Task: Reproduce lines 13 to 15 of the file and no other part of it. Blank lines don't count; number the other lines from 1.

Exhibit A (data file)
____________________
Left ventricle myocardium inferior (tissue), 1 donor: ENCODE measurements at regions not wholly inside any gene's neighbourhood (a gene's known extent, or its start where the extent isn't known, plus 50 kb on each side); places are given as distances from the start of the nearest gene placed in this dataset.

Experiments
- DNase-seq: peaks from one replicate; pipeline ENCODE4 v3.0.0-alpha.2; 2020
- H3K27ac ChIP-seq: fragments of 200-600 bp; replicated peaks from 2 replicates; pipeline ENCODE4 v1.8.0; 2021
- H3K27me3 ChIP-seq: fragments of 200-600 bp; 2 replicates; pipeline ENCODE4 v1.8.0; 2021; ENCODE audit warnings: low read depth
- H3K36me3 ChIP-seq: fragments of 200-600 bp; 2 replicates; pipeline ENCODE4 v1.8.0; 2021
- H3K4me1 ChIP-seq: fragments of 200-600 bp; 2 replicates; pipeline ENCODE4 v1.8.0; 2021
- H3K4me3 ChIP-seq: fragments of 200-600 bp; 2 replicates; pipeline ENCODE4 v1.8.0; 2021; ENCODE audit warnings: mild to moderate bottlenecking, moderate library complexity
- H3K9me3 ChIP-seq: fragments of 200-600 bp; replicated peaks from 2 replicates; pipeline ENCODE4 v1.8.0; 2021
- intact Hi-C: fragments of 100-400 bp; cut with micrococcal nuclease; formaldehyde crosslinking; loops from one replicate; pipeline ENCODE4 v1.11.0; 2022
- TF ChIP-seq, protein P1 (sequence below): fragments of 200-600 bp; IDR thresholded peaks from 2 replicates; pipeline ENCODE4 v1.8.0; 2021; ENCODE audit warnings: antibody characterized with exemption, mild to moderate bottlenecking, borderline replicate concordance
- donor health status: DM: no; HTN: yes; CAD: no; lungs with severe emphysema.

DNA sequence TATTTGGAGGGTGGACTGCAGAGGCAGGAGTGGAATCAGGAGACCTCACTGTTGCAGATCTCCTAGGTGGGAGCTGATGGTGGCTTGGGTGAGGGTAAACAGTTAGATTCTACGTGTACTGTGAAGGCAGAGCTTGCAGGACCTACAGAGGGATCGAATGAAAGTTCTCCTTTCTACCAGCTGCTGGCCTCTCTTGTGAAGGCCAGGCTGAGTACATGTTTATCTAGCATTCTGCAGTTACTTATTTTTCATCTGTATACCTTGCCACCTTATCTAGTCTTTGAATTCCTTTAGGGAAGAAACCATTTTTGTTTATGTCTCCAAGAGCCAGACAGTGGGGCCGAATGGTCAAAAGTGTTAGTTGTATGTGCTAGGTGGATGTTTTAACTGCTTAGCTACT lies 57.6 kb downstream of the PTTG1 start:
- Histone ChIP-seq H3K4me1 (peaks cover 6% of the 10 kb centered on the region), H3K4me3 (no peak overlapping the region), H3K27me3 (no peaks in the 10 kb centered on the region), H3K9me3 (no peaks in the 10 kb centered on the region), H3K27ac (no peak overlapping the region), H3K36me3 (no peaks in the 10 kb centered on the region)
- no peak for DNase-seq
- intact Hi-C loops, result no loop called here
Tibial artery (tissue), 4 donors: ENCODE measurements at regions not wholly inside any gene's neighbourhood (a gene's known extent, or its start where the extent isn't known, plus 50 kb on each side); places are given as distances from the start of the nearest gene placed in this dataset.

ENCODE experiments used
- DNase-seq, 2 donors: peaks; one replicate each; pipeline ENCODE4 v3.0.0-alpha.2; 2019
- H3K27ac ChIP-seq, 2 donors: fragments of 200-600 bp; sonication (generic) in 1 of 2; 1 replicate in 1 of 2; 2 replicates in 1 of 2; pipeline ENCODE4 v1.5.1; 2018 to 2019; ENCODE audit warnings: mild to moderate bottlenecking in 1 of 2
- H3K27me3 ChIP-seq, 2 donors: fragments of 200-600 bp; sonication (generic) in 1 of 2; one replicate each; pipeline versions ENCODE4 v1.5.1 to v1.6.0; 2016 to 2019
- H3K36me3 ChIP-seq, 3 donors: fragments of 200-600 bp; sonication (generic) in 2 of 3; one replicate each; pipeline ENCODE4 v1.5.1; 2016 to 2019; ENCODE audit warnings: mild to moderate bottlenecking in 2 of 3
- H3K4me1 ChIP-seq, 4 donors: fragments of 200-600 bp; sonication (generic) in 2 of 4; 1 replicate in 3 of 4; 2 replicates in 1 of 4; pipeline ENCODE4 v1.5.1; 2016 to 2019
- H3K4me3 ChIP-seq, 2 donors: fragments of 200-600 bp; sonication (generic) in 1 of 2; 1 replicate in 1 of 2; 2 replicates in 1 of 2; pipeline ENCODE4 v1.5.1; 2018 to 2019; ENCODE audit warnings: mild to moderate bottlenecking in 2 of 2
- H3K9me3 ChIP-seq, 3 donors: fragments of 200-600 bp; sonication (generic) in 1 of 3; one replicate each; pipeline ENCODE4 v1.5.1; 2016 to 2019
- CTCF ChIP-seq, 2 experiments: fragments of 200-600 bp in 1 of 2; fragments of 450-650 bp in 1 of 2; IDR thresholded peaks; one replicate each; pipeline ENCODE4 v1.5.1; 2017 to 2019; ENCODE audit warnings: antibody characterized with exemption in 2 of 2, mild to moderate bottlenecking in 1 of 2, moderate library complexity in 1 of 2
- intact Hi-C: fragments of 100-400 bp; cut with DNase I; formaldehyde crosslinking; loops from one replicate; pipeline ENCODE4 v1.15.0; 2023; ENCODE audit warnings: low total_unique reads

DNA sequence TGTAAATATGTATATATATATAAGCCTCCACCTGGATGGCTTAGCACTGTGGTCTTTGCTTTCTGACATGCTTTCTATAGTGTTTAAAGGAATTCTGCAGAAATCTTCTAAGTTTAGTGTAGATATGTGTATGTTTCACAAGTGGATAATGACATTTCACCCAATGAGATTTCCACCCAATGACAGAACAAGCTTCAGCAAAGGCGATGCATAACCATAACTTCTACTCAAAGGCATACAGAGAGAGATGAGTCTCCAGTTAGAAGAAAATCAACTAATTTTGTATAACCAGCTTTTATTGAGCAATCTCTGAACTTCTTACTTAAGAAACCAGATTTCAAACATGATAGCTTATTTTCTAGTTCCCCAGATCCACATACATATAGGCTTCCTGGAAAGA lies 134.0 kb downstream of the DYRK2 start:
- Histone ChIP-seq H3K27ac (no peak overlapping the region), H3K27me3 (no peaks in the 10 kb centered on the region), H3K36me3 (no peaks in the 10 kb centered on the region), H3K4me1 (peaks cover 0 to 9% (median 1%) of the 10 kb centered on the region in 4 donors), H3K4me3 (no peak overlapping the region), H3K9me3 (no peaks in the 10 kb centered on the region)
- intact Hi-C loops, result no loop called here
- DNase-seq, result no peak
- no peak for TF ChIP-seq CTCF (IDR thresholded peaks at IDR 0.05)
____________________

DNA sequence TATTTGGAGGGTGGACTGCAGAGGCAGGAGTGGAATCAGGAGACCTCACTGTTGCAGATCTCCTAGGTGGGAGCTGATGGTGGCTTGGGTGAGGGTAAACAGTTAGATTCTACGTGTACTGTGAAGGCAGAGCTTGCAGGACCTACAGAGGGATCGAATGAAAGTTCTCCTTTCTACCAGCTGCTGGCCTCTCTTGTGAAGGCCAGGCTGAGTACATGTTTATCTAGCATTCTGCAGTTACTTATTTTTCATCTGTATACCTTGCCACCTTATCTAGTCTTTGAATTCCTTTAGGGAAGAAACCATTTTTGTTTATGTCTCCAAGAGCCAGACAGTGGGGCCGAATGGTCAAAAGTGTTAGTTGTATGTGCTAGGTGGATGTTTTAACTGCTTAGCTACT lies 57.6 kb downstream of the PTTG1 start:
- Histone ChIP-seq H3K4me1 (peaks cover 6% of the 10 kb centered on the region), H3K4me3 (no peak overlapping the region), H3K27me3 (no peaks in the 10 kb centered on the region), H3K9me3 (no peaks in the 10 kb centered on the region), H3K27ac (no peak overlapping the region), H3K36me3 (no peaks in the 10 kb centered on the region)
- no peak for DNase-seq